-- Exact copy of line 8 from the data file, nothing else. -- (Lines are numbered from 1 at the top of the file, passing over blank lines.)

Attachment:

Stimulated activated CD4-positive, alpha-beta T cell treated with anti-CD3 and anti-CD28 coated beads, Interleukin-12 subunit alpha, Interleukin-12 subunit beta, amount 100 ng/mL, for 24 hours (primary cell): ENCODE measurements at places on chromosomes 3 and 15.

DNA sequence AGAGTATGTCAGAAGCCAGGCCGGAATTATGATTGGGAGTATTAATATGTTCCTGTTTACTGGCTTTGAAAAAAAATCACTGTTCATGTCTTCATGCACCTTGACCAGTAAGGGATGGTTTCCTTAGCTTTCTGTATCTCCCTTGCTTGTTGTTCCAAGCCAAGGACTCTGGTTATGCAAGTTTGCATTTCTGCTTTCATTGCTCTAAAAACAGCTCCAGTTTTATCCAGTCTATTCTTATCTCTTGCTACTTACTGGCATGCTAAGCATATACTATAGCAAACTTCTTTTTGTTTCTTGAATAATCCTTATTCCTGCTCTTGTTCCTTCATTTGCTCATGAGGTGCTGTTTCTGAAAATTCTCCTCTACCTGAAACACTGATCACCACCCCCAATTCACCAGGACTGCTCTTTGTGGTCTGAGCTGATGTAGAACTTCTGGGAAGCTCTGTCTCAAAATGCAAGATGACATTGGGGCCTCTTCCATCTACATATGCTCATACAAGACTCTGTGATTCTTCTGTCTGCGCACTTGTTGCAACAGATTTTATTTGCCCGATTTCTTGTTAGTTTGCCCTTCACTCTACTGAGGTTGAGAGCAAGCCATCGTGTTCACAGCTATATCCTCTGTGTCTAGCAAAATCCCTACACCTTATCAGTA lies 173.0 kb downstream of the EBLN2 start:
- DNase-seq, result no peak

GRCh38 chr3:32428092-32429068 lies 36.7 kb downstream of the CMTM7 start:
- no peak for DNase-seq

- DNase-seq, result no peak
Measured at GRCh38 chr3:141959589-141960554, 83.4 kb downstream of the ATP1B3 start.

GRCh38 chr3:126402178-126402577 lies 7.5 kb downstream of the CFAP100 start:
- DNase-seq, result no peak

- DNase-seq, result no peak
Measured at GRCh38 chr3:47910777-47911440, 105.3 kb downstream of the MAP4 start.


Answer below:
GRCh38 chr3:126402178-126402577 lies 7.5 kb downstream of the CFAP100 start: